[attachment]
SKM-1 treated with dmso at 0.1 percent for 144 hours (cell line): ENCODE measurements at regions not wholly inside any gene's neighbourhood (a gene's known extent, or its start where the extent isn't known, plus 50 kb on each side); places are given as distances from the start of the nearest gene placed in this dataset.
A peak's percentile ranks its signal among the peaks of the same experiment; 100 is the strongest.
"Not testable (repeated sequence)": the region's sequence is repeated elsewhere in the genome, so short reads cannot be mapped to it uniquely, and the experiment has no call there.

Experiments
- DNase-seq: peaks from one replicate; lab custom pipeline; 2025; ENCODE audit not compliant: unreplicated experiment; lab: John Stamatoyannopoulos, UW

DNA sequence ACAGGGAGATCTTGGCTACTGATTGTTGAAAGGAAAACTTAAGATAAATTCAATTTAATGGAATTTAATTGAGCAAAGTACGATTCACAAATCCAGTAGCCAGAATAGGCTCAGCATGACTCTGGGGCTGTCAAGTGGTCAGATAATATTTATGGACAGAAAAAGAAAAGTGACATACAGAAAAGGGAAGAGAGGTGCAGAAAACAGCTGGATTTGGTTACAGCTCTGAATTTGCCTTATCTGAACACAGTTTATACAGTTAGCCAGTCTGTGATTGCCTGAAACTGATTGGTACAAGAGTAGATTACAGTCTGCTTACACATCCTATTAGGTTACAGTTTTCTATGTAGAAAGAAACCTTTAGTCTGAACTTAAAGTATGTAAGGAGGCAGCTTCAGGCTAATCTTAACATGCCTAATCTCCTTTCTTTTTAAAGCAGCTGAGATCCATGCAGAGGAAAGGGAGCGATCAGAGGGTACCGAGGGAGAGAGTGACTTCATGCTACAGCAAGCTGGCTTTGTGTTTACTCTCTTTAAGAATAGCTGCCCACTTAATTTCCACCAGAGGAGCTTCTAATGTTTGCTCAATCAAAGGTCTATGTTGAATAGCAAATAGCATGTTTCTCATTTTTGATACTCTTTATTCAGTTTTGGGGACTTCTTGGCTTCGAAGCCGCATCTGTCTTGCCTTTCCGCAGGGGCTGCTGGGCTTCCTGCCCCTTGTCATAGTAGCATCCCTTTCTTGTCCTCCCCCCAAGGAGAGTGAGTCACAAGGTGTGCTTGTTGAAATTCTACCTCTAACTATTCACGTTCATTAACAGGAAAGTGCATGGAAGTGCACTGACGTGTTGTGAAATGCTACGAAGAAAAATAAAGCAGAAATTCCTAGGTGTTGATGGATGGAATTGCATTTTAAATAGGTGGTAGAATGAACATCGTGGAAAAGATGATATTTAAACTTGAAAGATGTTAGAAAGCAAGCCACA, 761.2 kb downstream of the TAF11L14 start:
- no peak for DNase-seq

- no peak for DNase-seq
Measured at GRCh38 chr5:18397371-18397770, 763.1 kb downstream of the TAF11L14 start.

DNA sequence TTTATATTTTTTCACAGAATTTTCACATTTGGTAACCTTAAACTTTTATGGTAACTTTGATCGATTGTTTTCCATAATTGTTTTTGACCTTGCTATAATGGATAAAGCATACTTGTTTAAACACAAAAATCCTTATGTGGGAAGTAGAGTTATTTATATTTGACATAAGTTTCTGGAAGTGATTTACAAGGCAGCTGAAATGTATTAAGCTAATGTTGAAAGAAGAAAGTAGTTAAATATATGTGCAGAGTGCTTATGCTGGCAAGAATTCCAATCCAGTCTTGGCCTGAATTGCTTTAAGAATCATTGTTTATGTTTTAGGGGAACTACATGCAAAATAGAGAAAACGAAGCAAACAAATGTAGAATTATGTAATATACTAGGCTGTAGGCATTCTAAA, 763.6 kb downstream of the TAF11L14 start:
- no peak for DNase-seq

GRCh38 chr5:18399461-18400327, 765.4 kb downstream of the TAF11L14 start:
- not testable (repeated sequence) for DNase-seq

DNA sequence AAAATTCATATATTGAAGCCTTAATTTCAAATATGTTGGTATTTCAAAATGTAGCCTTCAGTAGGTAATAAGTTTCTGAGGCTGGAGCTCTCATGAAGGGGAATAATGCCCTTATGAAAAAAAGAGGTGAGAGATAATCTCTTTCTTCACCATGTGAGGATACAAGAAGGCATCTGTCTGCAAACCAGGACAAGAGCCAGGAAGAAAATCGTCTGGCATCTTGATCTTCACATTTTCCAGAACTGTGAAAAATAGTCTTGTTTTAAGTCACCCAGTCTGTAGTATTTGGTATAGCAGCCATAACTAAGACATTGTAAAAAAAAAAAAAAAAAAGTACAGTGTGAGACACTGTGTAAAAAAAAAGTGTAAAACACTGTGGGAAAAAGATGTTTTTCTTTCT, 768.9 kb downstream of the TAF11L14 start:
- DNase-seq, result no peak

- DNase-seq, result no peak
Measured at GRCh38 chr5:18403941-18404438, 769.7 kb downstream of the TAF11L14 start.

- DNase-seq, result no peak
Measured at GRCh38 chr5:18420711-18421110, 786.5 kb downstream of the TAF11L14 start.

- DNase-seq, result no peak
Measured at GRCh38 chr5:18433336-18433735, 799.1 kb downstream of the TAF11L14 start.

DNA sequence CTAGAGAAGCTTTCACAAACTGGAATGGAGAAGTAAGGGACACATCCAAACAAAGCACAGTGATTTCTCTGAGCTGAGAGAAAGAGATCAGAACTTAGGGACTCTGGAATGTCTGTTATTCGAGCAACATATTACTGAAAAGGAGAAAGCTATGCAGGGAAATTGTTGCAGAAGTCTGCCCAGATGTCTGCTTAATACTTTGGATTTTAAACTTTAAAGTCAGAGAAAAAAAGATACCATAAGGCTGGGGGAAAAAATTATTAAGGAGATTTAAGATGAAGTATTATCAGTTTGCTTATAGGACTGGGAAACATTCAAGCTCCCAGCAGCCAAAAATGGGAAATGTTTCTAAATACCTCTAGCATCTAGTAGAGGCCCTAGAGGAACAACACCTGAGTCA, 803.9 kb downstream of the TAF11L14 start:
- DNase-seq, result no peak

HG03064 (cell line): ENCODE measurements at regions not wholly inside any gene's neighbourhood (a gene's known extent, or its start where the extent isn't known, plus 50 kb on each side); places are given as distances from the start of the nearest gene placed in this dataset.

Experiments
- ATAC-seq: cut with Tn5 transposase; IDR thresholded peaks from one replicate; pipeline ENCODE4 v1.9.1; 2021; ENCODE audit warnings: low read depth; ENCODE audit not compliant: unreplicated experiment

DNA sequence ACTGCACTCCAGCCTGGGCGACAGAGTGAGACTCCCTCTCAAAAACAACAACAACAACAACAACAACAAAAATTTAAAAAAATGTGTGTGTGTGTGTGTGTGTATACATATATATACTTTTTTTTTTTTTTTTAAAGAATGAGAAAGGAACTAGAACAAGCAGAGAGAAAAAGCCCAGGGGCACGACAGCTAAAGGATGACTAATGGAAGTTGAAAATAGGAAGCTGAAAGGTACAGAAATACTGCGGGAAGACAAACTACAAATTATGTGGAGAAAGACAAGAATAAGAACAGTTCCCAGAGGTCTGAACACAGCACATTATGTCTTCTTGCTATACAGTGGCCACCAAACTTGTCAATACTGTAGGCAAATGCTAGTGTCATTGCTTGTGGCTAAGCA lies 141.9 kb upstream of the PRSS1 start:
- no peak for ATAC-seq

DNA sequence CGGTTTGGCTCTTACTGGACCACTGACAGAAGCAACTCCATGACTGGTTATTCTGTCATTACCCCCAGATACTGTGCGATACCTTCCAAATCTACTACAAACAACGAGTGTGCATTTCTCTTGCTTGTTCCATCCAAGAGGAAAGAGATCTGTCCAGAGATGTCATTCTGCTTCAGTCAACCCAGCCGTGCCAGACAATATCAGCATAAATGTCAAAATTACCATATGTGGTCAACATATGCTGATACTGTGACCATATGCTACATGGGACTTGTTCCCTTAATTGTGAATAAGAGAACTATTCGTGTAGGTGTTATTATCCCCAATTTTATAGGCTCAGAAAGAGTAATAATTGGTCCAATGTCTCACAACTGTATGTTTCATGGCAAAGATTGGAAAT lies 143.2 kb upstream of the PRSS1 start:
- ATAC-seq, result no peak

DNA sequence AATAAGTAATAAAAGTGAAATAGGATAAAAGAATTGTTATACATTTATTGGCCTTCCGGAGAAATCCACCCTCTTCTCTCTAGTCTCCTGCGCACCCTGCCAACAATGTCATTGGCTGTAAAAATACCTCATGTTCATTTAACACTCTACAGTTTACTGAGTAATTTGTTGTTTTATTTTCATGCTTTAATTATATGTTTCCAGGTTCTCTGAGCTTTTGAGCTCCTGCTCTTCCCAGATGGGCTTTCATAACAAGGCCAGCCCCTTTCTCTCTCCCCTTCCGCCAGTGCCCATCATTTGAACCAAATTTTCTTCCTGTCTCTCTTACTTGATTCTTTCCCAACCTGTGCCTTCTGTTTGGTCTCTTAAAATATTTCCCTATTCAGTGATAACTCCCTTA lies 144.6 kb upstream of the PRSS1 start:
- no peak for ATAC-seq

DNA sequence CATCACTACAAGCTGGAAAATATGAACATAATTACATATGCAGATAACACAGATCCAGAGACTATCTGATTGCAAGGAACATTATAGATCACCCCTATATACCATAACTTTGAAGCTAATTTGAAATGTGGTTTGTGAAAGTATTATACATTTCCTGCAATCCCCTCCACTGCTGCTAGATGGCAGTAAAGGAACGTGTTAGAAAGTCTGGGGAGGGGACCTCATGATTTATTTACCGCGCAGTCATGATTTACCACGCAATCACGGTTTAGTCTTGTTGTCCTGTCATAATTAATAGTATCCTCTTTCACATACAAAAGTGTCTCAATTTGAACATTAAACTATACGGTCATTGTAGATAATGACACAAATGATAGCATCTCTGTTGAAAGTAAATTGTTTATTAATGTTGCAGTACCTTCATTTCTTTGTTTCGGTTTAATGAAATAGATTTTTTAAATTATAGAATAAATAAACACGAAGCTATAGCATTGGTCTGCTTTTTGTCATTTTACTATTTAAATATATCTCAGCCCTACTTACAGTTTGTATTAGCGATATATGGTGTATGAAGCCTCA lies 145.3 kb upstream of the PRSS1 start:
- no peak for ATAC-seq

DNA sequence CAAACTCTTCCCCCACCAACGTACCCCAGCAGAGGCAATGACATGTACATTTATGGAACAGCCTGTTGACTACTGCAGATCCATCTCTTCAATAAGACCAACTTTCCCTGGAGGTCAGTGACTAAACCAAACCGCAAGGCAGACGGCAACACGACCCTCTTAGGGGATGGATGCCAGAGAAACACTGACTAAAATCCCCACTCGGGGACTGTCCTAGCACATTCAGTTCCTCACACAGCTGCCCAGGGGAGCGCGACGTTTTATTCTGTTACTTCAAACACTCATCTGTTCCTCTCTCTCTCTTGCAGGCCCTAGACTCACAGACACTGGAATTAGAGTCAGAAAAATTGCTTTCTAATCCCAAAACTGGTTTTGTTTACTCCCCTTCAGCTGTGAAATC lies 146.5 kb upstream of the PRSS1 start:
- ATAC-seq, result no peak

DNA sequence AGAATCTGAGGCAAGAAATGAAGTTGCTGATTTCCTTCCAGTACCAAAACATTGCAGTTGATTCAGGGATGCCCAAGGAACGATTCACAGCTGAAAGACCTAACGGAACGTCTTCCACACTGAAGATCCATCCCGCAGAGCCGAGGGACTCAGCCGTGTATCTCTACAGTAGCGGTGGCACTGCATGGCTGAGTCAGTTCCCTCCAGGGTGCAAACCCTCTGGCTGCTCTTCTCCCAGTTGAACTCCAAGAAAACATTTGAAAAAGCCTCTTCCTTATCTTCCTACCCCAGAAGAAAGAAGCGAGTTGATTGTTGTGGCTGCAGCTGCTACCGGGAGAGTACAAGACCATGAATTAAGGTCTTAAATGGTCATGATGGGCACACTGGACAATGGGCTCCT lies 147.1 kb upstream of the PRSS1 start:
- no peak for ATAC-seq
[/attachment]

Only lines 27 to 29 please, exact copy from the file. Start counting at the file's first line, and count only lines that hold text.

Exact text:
DNA sequence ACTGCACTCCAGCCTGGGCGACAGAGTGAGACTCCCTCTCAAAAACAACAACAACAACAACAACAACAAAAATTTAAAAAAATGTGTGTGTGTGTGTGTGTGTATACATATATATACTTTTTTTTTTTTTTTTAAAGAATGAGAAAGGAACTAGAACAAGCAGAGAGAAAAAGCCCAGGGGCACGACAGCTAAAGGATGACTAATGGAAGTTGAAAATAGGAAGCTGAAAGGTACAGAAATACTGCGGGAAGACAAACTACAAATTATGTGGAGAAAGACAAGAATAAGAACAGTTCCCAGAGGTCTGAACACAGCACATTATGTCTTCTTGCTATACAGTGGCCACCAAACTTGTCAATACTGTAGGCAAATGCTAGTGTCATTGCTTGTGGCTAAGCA lies 141.9 kb upstream of the PRSS1 start:
- no peak for ATAC-seq

DNA sequence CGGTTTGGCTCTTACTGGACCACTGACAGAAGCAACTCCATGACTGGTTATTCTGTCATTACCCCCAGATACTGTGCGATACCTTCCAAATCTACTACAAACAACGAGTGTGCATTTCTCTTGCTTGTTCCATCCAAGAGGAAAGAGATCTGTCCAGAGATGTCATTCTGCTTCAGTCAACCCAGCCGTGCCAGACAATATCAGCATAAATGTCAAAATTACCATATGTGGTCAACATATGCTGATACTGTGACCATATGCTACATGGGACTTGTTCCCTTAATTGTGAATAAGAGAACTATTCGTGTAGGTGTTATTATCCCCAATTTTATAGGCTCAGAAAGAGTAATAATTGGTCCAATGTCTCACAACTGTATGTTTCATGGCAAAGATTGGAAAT lies 143.2 kb upstream of the PRSS1 start: